For information about how to test the performance of different types of EBS devices, see Performance tests on Block Storage or Test the IOPS performance of an enhanced SSD.

Disk performance

The following table lists the performance and typical scenarios of different categories of disks.
Performance category ESSD Standard SSD Ultra disk Basic disk 3
PL PL3 PL2 PL1 PL0 None None None
Maximum capacity of a single disk (GiB) 1,261 to 32,768 461 to 32,768 20 to 32,768 40 to 32,768 32,768 32,768 2,000
Maximum IOPS 1,000,000 100,000 50,000 10,000 25,000 1 5,000 Several hundreds
Maximum throughput (MB/s) 4,000 750 350 180 300 1 140 30 to 40
Formula to calculate the IOPS of a single disk 2 min{1,800 + 50 × Capacity, 1,000,000} min{1,800 + 50 × Capacity, 100,000} min{1,800 + 50 × Capacity, 50,000} min{1,800 + 12 × Capacity, 10,000} min{1,800 + 30 × Capacity, 25,000} min{1,800 + 8 × Capacity, 5,000} None
Formula to calculate the throughput of a single disk (MB/s) 2 min{120 + 0.5 × Capacity, 4,000} min{120 + 0.5 × Capacity, 750} min{120 + 0.5 × Capacity, 350} min{100 + 0.25 × Capacity, 180} min{120 + 0.5 × Capacity, 300} min{100 + 0.15 × Capacity, 140} None
Data reliability 99.9999999% 99.9999999% 99.9999999% 99.9999999% 99.9999999% 99.9999999% 99.9999999%
Average single-channel random write latency in milliseconds (block size = 4 KB) 0.2 0.3 to 0.5 0.5 to 2 1 to 3 5 to 10
API parameter value cloud_essd cloud_ssd cloud_efficiency cloud
Scenario
  • OLTP databases: relational databases such as MySQL, PostgreSQL, Oracle, and SQL Server databases
  • NoSQL databases: non-relational databases such as MongoDB, HBase, and Cassandra databases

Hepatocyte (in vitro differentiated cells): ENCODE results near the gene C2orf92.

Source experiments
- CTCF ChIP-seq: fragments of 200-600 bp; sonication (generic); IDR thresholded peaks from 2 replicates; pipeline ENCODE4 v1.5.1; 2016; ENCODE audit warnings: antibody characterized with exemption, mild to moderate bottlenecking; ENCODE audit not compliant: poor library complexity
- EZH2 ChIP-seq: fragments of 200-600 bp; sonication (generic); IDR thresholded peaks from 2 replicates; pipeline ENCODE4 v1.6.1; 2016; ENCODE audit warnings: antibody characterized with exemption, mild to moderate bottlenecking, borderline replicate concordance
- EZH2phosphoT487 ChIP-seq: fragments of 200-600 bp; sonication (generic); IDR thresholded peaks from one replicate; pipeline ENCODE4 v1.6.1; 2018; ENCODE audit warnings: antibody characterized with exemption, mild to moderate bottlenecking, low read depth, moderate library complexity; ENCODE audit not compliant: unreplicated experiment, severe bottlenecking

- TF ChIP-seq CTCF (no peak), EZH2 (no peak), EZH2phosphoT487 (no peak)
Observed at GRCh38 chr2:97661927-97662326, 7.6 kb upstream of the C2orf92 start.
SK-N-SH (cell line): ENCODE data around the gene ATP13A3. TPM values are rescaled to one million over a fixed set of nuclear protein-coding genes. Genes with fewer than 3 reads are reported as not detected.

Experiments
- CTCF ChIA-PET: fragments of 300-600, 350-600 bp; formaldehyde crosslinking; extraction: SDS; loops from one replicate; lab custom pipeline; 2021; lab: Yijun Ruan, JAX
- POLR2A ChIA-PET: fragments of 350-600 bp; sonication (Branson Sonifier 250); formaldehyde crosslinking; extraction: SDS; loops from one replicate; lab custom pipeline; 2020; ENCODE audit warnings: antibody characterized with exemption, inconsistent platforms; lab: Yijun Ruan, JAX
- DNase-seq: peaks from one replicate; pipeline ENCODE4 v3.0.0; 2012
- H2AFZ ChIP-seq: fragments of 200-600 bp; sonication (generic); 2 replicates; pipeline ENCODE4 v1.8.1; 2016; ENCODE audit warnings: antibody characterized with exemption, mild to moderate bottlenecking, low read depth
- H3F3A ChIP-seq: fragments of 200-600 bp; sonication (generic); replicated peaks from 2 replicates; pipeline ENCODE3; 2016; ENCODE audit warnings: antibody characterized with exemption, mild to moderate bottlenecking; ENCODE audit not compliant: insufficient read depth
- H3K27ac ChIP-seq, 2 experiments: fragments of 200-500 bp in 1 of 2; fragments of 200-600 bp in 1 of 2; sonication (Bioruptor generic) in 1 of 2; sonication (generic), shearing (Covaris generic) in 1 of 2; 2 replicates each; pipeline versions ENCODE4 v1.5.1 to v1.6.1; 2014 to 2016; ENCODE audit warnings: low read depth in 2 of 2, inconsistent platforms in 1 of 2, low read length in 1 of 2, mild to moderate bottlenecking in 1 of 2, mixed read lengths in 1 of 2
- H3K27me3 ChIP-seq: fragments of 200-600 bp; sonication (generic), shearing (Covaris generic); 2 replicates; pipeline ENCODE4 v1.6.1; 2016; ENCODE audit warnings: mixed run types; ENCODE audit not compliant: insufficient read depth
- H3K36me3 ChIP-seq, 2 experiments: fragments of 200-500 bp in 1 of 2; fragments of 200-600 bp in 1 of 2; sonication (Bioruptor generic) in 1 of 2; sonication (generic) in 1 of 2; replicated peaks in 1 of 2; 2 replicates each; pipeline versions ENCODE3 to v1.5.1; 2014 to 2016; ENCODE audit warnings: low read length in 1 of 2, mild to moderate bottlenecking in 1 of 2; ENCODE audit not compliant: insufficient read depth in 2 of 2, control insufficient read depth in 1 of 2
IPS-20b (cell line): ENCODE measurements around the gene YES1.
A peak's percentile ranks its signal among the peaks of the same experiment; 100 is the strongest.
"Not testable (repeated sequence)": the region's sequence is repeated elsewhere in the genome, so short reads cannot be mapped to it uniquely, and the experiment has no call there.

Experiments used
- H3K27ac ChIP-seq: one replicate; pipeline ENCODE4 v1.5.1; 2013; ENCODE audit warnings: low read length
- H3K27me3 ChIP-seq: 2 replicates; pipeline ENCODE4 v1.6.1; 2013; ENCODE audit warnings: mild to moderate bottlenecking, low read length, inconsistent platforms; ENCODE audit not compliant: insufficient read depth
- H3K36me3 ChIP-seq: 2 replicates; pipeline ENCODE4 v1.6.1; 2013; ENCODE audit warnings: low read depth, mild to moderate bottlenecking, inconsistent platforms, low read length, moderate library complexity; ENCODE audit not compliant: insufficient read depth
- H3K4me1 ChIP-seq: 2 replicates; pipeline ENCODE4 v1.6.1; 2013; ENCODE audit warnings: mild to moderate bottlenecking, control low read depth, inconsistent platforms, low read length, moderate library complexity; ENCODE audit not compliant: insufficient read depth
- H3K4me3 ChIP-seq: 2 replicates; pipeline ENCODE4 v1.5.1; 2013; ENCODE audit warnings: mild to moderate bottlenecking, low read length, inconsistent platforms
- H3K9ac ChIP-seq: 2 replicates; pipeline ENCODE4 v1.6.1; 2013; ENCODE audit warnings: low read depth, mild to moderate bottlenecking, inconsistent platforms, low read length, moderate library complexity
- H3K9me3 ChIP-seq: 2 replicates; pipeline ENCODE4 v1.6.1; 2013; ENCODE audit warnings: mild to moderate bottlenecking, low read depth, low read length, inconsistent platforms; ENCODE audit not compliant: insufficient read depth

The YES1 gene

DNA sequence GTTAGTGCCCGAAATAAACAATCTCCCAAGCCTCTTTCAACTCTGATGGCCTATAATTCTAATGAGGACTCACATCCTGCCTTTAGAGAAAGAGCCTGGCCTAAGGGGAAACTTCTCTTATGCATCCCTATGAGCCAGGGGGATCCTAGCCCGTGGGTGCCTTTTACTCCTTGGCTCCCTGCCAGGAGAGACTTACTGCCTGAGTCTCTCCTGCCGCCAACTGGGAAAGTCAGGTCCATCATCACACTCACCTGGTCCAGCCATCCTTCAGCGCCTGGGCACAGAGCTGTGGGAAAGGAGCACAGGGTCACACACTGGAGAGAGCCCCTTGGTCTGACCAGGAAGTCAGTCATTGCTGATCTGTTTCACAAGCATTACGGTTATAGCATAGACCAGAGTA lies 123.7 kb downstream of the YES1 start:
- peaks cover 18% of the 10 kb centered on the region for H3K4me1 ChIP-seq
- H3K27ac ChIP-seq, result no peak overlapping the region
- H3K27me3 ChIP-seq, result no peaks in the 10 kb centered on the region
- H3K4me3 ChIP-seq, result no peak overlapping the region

• Elasticsearch distributed logs: Elasticsearch, Logstash, and Kibana (ELK) log analysis
  • I/O intensive applications
  • Small and medium-sized relational databases
  • NoSQL databases
  • Development and test business
  • System disks
  • Applications that are not frequently accessed or have low I/O loads
  • Applications that require low costs and random I/O operations

1 The performance of standard SSDs varies based on the sizes of data blocks. Smaller data blocks result in lower throughput and higher IOPS, as described in the following table.

Data block size (KiB) Maximum IOPS Throughput (MB/s)
4 Approximately 25,000 Approximately 100
16 Approximately 17,200 Approximately 260
32 Approximately 9,600 Approximately 300
64 Approximately 4,800 Approximately 300

2 A standard SSD is used in the following examples to describe how to calculate the performance of a single disk:

  • Maximum IOPS: The baseline IOPS is 1,800 and performance increases by 30 IOPS per additional GiB of storage. The maximum IOPS is 25,000.
  • Maximum throughput: The baseline throughput is 120 MB/s and performance increases by 0.5 MB/s per additional GiB of storage. The maximum throughput is 300 MB/s.

3 Basic disks are part of a previous generation of disks and are no longer available for purchase.

Local disks

For information about the performance of local NVMe SSDs and SATA HDDs, see Local disks.